boolean hasFirstName();
    void setFirstName(String newFirstName);

    // Property http://www.owl-ontologies.com/javaDemo.owl#lastName
    String getLastName();
    RDFProperty getLastNameProperty();
    boolean hasLastName();
    void setLastName(String newLastName);

    // Property http://www.owl-ontologies.com/javaDemo.owl#purchases
    Collection getPurchases();
    RDFProperty getPurchasesProperty();
    boolean hasPurchases();
    Iterator listPurchases();
    void addPurchases(Purchase newPurchases);
    void removePurchases(Purchase oldPurchases);
    void setPurchases(Collection newPurchases);

    // Property http://www.owl-ontologies.com/javaDemo.owl#zipCode
    int getZipCode();
    RDFProperty getZipCodeProperty();
    boolean hasZipCode();
    void setZipCode(int newZipCode);
}

-----

package edu.stanford.smi.protegex.owlx.examples.javaDemo.model.impl;

import edu.stanford.smi.protege.model.FrameID;
import edu.stanford.smi.protegex.owl.model.RDFProperty;
import edu.stanford.smi.protegex.owl.model.impl.DefaultRDFIndividual;
import edu.stanford.smi.protegex.owlx.examples.javaDemo.model.Customer_;
import edu.stanford.smi.protegex.owlx.examples.javaDemo.model.Purchase;

import java.util.Collection;
import java.util.Iterator;

/**
 * Generated by Protégé-OWL  (http://protege.stanford.edu/plugins/owl).
 * Source OWL Class: http://www.owl-ontologies.com/javaDemo.owl#Customer
 *
 * @version generated on Sat Feb 19 17:10:28 EST 2005
 */
public class DefaultCustomer_ extends DefaultRDFIndividual
        implements Customer_ {

    public DefaultCustomer_(OWLModel owlModel, FrameID id) {
        super(owlModel, id);
    }

    public DefaultCustomer_() {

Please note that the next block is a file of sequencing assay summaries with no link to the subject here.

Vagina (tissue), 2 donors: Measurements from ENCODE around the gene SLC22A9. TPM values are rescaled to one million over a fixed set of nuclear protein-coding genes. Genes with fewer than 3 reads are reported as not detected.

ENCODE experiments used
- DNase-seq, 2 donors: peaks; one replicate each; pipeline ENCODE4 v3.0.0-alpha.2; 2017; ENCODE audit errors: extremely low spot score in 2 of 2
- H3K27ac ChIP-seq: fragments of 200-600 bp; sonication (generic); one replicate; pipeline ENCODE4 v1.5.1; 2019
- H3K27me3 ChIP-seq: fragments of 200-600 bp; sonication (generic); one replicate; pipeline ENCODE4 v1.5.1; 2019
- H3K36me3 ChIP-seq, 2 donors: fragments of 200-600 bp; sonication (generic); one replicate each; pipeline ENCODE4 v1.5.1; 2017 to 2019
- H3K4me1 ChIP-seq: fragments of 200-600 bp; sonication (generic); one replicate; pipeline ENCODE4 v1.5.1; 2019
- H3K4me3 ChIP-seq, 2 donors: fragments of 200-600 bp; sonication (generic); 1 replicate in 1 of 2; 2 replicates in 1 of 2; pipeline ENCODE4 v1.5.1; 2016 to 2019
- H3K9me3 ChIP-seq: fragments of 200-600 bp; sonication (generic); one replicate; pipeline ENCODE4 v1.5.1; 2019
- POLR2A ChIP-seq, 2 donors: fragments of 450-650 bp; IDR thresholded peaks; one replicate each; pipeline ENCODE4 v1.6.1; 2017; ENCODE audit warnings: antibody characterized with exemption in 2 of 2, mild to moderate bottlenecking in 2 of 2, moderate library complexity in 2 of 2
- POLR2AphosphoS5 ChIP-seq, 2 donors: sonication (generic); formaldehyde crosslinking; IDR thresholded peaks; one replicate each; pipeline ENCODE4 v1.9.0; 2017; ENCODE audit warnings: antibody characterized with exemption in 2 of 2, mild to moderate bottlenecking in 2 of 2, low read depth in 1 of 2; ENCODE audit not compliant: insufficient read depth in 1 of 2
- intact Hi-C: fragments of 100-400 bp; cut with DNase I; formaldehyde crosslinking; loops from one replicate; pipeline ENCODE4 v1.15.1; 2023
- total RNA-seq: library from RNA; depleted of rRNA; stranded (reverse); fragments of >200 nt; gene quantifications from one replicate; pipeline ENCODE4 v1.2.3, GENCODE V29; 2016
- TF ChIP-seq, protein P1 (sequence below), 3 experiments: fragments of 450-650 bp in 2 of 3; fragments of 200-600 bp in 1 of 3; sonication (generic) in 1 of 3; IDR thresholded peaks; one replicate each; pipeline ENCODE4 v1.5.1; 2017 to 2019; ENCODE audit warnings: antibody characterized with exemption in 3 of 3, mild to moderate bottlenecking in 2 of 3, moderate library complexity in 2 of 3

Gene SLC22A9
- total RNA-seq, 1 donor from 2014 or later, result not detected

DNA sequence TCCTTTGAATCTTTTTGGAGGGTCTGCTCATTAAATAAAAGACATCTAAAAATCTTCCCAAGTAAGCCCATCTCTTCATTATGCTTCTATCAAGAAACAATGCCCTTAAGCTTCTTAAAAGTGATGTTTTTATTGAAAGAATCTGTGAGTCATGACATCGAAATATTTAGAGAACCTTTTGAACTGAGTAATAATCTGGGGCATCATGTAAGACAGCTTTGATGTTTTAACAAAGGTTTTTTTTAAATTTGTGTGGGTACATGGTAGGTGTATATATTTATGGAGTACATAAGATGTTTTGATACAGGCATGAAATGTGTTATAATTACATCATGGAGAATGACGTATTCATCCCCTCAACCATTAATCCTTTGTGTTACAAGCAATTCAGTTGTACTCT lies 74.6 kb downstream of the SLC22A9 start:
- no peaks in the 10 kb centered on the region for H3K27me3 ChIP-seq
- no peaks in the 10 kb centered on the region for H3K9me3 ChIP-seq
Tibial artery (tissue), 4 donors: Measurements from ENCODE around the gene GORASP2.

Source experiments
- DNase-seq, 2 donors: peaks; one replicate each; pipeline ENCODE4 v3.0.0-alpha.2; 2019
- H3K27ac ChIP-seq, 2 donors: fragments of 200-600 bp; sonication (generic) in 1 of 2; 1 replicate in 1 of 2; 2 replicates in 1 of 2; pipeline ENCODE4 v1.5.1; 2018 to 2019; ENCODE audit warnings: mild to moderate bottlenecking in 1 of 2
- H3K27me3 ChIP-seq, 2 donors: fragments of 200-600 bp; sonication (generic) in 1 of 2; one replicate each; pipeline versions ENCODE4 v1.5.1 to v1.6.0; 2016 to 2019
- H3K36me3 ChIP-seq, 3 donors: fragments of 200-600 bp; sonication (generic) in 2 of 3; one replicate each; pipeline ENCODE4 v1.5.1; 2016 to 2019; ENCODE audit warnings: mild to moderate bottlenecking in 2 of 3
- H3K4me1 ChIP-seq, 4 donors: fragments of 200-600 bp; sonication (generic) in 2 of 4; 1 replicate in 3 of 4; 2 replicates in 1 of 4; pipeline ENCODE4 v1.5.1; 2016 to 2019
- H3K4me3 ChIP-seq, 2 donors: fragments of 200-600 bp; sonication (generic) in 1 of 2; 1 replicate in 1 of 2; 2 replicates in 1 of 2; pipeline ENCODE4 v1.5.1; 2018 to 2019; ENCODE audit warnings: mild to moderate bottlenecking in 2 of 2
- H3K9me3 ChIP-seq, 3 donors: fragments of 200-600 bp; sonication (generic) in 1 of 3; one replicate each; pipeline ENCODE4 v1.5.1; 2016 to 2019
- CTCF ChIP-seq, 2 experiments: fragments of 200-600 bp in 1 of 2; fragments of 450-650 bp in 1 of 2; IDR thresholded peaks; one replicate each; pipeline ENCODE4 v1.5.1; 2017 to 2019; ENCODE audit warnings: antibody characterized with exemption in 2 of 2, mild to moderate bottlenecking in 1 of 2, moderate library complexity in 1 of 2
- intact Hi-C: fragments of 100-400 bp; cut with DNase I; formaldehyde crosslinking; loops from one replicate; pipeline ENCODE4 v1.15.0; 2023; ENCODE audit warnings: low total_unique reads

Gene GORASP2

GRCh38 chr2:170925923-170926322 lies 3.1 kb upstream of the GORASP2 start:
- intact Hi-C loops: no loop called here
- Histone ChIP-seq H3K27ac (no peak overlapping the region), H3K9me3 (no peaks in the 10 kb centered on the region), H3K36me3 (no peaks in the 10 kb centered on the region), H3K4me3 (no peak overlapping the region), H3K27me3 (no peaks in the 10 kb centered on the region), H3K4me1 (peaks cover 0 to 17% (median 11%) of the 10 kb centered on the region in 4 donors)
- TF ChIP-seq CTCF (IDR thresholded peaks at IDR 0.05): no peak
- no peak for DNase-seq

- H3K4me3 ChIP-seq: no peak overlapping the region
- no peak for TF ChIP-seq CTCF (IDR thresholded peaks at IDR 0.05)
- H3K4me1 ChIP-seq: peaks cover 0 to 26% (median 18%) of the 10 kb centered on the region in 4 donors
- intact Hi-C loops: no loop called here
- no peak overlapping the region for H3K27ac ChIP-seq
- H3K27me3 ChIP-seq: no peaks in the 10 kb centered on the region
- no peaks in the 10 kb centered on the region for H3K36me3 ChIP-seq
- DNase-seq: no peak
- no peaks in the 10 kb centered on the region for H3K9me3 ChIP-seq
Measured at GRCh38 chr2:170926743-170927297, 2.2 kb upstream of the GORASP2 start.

}

    // Property http://www.owl-ontologies.com/javaDemo.owl#firstName
    public String getFirstName() {
        return (String) getPropertyValue(getFirstNameProperty());
    }

    public RDFProperty getFirstNameProperty() {
        final String uri = "http://www.owl-ontologies.com/javaDemo.owl#firstName";
        final String name = getOWLModel().getResourceNameForURI(uri);
        return getOWLModel().getRDFProperty(name);
    }

    public boolean hasFirstName() {
        return getPropertyValueCount(getFirstNameProperty()) > 0;
    }

    public void setFirstName(String newFirstName) {
        setPropertyValue(getFirstNameProperty(), newFirstName);
    }

    // Property http://www.owl-ontologies.com/javaDemo.owl#lastName
    public String getLastName() {
        return (String) getPropertyValue(getLastNameProperty());
    }

    public RDFProperty getLastNameProperty() {
        final String uri = "http://www.owl-ontologies.com/javaDemo.owl#lastName";
        final String name = getOWLModel().getResourceNameForURI(uri);
        return getOWLModel().getRDFProperty(name);
    }

    public boolean hasLastName() {
        return getPropertyValueCount(getLastNameProperty()) > 0;
    }

    public void setLastName(String newLastName) {